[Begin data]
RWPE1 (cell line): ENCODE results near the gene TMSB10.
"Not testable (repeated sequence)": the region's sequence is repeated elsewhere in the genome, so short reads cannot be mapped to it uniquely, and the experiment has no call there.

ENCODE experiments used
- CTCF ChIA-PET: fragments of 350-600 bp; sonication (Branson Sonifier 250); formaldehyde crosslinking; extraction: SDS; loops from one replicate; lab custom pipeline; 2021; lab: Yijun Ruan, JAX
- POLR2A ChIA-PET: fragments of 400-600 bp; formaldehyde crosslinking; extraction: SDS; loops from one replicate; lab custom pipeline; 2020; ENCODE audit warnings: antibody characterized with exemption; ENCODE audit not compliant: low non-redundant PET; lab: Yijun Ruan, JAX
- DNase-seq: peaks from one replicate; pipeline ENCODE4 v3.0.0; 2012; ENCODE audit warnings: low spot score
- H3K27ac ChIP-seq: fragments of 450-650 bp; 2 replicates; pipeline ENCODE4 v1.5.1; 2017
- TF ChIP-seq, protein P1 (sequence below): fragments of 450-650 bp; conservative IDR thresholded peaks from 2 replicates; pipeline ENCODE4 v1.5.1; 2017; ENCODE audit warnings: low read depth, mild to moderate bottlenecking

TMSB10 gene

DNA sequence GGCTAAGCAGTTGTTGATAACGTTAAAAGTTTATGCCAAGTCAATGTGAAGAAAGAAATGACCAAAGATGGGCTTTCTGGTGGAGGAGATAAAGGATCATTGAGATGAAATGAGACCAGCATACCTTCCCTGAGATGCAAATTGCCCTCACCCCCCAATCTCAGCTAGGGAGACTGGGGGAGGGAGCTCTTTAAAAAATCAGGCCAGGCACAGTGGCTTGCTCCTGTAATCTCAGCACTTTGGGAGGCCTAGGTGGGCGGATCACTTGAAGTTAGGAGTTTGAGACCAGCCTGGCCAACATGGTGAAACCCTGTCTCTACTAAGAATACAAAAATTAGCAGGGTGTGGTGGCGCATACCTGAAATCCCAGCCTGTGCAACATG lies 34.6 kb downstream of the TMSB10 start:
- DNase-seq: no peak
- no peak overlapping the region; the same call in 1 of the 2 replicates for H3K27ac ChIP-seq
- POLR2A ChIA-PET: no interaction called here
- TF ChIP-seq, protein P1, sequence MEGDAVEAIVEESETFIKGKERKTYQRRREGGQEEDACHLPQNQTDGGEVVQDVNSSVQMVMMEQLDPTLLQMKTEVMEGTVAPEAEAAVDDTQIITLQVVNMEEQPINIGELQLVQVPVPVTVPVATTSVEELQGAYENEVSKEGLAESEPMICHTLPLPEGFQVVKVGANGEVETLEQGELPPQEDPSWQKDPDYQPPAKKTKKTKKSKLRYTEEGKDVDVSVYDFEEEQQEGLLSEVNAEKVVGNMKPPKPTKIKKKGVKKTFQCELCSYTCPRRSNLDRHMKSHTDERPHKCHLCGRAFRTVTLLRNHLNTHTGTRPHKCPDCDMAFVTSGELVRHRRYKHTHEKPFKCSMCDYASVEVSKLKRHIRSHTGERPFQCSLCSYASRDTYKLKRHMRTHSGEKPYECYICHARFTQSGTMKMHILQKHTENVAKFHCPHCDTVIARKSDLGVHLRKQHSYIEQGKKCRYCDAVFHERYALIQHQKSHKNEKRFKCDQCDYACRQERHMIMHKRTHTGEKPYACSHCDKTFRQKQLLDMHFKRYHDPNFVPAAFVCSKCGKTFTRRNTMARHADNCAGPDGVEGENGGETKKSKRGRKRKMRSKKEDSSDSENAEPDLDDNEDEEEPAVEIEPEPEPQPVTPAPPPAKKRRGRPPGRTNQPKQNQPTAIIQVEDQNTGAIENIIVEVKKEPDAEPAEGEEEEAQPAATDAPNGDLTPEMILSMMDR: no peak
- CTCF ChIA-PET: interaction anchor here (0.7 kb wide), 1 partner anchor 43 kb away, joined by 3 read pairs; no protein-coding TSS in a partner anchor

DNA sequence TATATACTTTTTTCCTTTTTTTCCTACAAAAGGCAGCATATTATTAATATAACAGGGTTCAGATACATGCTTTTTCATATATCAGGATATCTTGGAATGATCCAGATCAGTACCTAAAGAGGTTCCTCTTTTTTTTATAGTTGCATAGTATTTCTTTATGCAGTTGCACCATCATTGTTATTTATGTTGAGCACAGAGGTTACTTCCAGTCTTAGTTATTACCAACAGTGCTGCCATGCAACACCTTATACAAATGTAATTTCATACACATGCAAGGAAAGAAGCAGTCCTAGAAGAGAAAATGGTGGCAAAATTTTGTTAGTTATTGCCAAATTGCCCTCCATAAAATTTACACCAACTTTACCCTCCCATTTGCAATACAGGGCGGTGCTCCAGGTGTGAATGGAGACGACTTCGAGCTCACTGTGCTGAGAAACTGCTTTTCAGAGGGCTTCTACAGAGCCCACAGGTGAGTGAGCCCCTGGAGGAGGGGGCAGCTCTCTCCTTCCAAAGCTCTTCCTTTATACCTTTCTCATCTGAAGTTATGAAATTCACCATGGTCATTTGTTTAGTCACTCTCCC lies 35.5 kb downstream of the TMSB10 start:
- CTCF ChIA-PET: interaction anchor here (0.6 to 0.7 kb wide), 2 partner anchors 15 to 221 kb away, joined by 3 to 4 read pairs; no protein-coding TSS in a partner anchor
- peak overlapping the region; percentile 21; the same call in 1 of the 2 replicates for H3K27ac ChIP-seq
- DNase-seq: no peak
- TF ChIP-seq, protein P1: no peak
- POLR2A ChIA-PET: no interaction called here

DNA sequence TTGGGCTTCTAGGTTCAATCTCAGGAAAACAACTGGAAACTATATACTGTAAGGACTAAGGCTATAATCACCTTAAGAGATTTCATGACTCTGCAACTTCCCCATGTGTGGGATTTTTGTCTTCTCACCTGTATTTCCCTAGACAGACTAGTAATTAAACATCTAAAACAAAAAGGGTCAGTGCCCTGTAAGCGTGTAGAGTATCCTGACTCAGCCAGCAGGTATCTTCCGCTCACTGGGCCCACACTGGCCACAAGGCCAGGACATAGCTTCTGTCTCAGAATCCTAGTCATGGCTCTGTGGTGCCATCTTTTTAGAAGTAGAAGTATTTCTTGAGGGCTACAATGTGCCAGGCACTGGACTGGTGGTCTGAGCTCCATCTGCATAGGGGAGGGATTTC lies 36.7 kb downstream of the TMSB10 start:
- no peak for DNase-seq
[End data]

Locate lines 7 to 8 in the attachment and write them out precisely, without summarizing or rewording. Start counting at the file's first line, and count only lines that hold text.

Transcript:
- H3K27ac ChIP-seq: fragments of 450-650 bp; 2 replicates; pipeline ENCODE4 v1.5.1; 2017
- TF ChIP-seq, protein P1 (sequence below): fragments of 450-650 bp; conservative IDR thresholded peaks from 2 replicates; pipeline ENCODE4 v1.5.1; 2017; ENCODE audit warnings: low read depth, mild to moderate bottlenecking